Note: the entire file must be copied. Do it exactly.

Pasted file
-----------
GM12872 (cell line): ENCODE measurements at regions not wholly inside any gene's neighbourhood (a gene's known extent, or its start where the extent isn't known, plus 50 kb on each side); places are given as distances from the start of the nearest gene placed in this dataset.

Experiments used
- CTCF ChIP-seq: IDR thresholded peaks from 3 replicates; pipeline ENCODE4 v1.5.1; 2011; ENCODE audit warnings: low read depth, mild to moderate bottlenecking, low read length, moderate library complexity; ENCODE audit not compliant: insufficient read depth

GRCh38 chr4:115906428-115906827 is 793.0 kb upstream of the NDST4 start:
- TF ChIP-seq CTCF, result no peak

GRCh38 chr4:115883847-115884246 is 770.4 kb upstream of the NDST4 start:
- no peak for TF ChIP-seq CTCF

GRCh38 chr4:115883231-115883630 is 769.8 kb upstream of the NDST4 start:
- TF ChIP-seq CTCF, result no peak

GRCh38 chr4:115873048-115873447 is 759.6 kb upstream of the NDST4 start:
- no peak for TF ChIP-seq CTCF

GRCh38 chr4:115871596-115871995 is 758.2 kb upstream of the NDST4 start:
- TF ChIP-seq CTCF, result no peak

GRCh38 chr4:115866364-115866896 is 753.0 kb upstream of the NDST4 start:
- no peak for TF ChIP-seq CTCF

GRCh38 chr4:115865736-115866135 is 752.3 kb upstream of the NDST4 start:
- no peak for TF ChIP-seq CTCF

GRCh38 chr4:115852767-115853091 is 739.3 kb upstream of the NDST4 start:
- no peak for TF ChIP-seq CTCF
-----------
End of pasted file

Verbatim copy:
GM12872 (cell line): ENCODE measurements at regions not wholly inside any gene's neighbourhood (a gene's known extent, or its start where the extent isn't known, plus 50 kb on each side); places are given as distances from the start of the nearest gene placed in this dataset.

Experiments used
- CTCF ChIP-seq: IDR thresholded peaks from 3 replicates; pipeline ENCODE4 v1.5.1; 2011; ENCODE audit warnings: low read depth, mild to moderate bottlenecking, low read length, moderate library complexity; ENCODE audit not compliant: insufficient read depth

GRCh38 chr4:115906428-115906827 is 793.0 kb upstream of the NDST4 start:
- TF ChIP-seq CTCF, result no peak

GRCh38 chr4:115883847-115884246 is 770.4 kb upstream of the NDST4 start:
- no peak for TF ChIP-seq CTCF

GRCh38 chr4:115883231-115883630 is 769.8 kb upstream of the NDST4 start:
- TF ChIP-seq CTCF, result no peak

GRCh38 chr4:115873048-115873447 is 759.6 kb upstream of the NDST4 start:
- no peak for TF ChIP-seq CTCF

GRCh38 chr4:115871596-115871995 is 758.2 kb upstream of the NDST4 start:
- TF ChIP-seq CTCF, result no peak

GRCh38 chr4:115866364-115866896 is 753.0 kb upstream of the NDST4 start:
- no peak for TF ChIP-seq CTCF

GRCh38 chr4:115865736-115866135 is 752.3 kb upstream of the NDST4 start:
- no peak for TF ChIP-seq CTCF

GRCh38 chr4:115852767-115853091 is 739.3 kb upstream of the NDST4 start:
- no peak for TF ChIP-seq CTCF